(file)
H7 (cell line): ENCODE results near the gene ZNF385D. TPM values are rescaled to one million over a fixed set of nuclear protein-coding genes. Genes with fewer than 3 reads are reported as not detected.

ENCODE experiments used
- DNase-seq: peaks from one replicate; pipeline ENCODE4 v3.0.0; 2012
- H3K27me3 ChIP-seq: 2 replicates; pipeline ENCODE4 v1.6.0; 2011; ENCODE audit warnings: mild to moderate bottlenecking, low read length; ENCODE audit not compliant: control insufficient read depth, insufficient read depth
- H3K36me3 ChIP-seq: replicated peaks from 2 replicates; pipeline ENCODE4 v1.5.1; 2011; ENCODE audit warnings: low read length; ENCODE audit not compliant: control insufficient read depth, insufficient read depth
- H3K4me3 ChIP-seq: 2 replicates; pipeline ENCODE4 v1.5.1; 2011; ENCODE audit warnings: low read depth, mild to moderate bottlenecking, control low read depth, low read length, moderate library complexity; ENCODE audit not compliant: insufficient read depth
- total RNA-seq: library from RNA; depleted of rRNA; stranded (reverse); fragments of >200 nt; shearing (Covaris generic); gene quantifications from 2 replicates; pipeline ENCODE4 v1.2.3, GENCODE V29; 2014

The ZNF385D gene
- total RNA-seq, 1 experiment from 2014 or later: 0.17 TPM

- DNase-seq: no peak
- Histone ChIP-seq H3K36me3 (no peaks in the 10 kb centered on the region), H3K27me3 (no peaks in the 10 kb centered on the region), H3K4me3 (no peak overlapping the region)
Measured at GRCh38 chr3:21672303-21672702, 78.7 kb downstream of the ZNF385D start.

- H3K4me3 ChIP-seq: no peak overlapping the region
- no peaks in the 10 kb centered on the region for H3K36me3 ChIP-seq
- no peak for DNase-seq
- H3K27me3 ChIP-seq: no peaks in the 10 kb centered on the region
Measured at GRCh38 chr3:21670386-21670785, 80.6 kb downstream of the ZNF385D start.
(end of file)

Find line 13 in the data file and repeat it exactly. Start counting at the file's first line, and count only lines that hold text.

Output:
- H3K4me3 ChIP-seq: no peak overlapping the region